I also have scar tissue build up from the synovial joint damage on the C1, that is commonly referred to as a pseudotumor, that is causing stenosis to my spinal cord and CSF flow. No wonder I'm still not 100% after a stent that should have really fixed mostly everything. The stent has still made a major improvement in my life, but until we get my neck stable and the stenosis fixed it won't be able to work to it's full potential. Apparently the ligaments in my occipital, C1, and C2 are damaged. My alar ligament is extremely stretched out from compensating for the other ligaments that are damaged (yay EDS). He worked his way down my c-spine and noted that I do have the start of degenerative discs. However the biggest problem is the herniated cerebellum and the tendon damage at my C1.

Thus...we get into game plan mode. He says craniectomy and my heart falls. I know too many other zebras who have had these procedures completely butchered. Very few have been successfully decompressed and usually have problems later on. I thought we were past that. I was fine with the stenting, but this?
Then we get into the fusion - and I get over the craniectomy for a minute. It all seems like a fairly simple procedure. It's a three hour surgery, with the craniectomy and fusion, then I'm discharged that night. I do have to stay in Florida for two weeks post op, but I will be on my feet and able to be a tourist - pain permitting.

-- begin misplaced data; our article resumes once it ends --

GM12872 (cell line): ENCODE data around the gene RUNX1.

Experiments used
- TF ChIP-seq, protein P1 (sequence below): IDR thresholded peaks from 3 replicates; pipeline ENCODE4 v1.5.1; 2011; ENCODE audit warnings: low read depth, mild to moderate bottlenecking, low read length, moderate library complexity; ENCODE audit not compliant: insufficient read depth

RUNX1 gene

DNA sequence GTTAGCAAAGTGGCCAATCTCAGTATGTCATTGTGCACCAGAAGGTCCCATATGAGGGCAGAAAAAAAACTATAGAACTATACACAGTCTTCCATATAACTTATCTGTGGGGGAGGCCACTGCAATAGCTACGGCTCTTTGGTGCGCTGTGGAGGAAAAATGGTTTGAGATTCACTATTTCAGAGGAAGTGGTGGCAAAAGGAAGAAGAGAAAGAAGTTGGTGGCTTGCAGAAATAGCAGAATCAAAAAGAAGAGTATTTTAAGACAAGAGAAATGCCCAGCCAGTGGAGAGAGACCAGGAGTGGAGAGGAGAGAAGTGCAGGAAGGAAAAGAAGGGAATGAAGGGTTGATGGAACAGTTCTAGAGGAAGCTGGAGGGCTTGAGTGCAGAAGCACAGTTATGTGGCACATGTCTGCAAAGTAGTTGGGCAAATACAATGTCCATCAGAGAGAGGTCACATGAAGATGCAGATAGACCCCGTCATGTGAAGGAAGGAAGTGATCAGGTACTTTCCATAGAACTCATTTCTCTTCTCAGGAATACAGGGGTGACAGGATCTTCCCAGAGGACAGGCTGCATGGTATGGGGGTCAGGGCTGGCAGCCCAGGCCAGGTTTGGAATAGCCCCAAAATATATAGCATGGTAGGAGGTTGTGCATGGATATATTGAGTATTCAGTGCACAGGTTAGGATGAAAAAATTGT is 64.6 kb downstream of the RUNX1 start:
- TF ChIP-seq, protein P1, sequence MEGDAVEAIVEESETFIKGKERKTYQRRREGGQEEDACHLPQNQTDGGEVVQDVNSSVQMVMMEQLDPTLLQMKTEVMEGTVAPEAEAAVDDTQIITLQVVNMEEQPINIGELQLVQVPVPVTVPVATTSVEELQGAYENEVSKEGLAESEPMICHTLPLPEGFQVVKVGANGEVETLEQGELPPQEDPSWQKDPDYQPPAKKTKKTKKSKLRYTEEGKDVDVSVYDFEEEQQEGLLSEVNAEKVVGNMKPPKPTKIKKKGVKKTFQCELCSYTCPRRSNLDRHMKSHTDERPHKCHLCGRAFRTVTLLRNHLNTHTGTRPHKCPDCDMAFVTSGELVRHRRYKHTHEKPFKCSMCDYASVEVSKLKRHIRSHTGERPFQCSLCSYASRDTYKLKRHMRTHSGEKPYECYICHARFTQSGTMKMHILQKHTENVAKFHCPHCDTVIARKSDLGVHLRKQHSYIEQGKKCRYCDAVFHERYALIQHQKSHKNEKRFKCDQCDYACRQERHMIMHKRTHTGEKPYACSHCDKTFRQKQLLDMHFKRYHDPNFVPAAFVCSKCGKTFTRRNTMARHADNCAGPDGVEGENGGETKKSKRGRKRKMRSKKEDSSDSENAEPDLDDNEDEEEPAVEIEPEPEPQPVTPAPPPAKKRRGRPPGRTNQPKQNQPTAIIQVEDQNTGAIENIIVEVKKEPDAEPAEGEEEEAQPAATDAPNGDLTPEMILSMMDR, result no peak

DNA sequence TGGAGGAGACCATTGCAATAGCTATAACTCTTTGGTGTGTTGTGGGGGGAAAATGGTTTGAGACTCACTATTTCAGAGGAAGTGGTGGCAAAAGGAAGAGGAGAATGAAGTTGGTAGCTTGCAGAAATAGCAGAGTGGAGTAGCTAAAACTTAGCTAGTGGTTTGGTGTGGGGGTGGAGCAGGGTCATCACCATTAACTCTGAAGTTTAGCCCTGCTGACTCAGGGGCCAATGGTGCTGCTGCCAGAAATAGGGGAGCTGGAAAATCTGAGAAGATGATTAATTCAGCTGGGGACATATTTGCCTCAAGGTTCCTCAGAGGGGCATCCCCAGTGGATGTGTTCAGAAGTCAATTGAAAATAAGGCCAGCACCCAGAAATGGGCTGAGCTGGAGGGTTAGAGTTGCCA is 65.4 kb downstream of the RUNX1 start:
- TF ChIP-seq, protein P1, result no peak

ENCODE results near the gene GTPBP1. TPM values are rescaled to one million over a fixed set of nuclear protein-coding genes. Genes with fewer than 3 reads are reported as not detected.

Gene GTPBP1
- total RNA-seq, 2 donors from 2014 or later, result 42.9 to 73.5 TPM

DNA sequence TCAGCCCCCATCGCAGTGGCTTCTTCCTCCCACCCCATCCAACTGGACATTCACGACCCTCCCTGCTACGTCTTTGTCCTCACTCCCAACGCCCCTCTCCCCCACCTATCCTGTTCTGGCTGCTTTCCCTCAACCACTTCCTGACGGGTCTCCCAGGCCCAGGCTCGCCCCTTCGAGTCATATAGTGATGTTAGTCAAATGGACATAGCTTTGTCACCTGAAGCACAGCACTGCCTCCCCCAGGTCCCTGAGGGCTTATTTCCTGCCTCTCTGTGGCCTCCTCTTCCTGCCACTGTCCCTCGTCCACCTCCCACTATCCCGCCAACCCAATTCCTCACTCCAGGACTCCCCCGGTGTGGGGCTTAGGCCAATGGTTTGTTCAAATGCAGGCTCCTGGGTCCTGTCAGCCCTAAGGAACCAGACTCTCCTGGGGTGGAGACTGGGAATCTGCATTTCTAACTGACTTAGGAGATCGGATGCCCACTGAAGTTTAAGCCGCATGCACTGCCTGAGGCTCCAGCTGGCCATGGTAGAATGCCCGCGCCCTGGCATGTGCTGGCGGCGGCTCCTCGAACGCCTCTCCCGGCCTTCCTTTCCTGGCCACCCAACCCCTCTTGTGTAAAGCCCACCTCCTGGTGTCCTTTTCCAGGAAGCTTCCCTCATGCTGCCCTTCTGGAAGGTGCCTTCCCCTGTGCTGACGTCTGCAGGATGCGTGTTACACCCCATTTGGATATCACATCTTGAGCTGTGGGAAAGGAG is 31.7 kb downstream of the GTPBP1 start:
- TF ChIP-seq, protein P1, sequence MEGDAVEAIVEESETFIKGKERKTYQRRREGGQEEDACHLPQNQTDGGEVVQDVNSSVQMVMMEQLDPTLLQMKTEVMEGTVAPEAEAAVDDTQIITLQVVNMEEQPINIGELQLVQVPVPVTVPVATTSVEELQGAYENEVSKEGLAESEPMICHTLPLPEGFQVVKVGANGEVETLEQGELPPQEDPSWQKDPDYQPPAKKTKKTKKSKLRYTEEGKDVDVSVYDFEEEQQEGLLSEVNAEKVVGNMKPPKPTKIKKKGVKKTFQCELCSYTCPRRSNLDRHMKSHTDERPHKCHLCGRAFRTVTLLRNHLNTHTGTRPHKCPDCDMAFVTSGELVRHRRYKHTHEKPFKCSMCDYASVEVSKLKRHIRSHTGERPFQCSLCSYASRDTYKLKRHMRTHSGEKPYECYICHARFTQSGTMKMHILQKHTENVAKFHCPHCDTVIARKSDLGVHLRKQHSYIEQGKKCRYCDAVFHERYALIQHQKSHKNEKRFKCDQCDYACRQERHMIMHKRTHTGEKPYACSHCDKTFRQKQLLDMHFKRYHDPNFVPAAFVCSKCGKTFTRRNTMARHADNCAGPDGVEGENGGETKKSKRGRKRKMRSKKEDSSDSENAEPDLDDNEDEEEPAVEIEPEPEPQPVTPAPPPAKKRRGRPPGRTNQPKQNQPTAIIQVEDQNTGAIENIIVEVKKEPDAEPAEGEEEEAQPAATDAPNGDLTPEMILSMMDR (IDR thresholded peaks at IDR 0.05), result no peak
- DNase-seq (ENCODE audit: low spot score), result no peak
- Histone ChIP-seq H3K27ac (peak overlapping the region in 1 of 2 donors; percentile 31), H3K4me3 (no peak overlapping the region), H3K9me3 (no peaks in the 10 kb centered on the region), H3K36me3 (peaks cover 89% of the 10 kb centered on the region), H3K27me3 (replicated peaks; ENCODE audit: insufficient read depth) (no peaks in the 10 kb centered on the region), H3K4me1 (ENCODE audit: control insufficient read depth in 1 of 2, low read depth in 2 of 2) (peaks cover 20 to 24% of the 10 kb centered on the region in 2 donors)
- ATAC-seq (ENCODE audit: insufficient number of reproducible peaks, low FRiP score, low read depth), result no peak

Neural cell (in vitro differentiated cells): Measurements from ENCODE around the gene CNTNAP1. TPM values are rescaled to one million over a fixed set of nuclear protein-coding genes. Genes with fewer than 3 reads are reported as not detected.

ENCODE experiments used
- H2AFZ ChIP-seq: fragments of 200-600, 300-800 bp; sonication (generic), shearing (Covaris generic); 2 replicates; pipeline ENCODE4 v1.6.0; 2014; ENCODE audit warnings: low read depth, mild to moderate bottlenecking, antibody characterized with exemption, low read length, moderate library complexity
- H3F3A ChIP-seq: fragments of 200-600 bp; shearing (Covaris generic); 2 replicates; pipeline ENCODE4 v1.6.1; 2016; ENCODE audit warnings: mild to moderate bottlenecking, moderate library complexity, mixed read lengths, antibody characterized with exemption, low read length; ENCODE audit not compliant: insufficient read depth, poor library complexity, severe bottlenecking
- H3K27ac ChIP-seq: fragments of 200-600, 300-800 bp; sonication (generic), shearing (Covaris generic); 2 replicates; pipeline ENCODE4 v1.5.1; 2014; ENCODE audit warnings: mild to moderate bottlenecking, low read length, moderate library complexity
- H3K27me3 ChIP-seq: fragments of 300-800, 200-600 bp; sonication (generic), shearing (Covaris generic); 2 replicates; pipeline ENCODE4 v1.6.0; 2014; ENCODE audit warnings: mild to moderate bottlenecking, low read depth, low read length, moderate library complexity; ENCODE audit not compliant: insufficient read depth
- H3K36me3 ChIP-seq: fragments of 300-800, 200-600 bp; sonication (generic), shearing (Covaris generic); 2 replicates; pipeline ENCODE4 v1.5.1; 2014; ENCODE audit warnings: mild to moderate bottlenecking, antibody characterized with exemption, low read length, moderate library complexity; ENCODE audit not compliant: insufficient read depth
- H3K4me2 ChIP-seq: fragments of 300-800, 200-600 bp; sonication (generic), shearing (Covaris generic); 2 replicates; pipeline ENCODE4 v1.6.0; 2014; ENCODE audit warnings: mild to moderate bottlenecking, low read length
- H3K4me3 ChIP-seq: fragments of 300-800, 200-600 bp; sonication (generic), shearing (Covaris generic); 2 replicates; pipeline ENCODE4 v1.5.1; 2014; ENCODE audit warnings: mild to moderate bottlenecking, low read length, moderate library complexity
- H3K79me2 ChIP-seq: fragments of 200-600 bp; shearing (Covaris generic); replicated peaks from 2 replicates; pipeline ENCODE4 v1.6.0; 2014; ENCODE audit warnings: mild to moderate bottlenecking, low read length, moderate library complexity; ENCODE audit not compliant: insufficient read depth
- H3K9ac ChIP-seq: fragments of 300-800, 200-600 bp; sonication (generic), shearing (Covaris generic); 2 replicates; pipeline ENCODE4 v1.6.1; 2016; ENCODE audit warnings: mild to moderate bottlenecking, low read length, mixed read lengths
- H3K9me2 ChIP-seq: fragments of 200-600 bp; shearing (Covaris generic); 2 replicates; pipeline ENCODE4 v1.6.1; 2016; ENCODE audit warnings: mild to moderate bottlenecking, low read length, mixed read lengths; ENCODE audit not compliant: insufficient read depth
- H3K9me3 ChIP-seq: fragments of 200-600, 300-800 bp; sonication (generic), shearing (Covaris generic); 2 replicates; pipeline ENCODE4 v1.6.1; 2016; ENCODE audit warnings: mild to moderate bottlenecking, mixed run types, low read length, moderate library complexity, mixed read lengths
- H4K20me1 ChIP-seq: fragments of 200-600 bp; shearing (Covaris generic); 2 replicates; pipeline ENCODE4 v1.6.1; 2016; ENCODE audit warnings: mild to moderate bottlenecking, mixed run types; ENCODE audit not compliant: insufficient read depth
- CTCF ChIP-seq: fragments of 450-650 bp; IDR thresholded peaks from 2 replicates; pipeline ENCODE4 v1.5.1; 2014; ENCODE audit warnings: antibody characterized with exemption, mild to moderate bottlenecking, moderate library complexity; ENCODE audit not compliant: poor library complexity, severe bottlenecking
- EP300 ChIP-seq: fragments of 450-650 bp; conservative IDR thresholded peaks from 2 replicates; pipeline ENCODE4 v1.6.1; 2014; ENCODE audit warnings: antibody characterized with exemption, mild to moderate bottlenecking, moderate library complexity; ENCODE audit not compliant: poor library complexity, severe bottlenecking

Once I got past the fact that the two week post op stay in Florida was non-negotiable, I started to think further on to the future. I'll be in a brace for 6 weeks and able to return to school when I feel ready. Which was a major concern for me. I may even be able to return to work sooner, if accommodations can be made.

Of course I asked about riding. Luckily Dr. Franck is a fellow equestrian and understands my "pain". No heavy activity for 6 months and no riding for a year.

A year. I had no other reaction but to turn towards my mom with tears in my eyes. A year of not sitting on a horse. A year my baby horse will be sitting in a field and not being ridden. A year that neither of us will be meeting my "deadline" for us. I had so many plans for my super pony. She'll be 5 this Spring, and 6 by the time I can ride her again. It's just crushing. I've hit so many road bumps in my "equestrian career" with Luna having just as many problems as myself. Now that it's all had a chance to sink in I've become rational and realize without these procedures I won't be able to ride anyways.

I'm excited, scared, overwhelmed, sad and happy. I came down to have my cervical instability confirmed, not for a diagnosis of chiari. My mom keeps reminding me that it's not truly chiari that it's just that my cerebellum has herniated. But really, truly, it's chiari. Any other doctor would call it chiari. It even shares the same insurance code as chiari. I'm hopeful that the decompression will "fix" it, if not for a little while.

I'm so thankful I have found Dr. Franck and even more thankful that I have answers, even if some of them are unwanted. I will be undergoing these procedures as soon as I can come off of the blood thinners from my stent. The goal is first week of February.

For now, I will enjoy my horses while I can and enjoy spending the holidays with my family.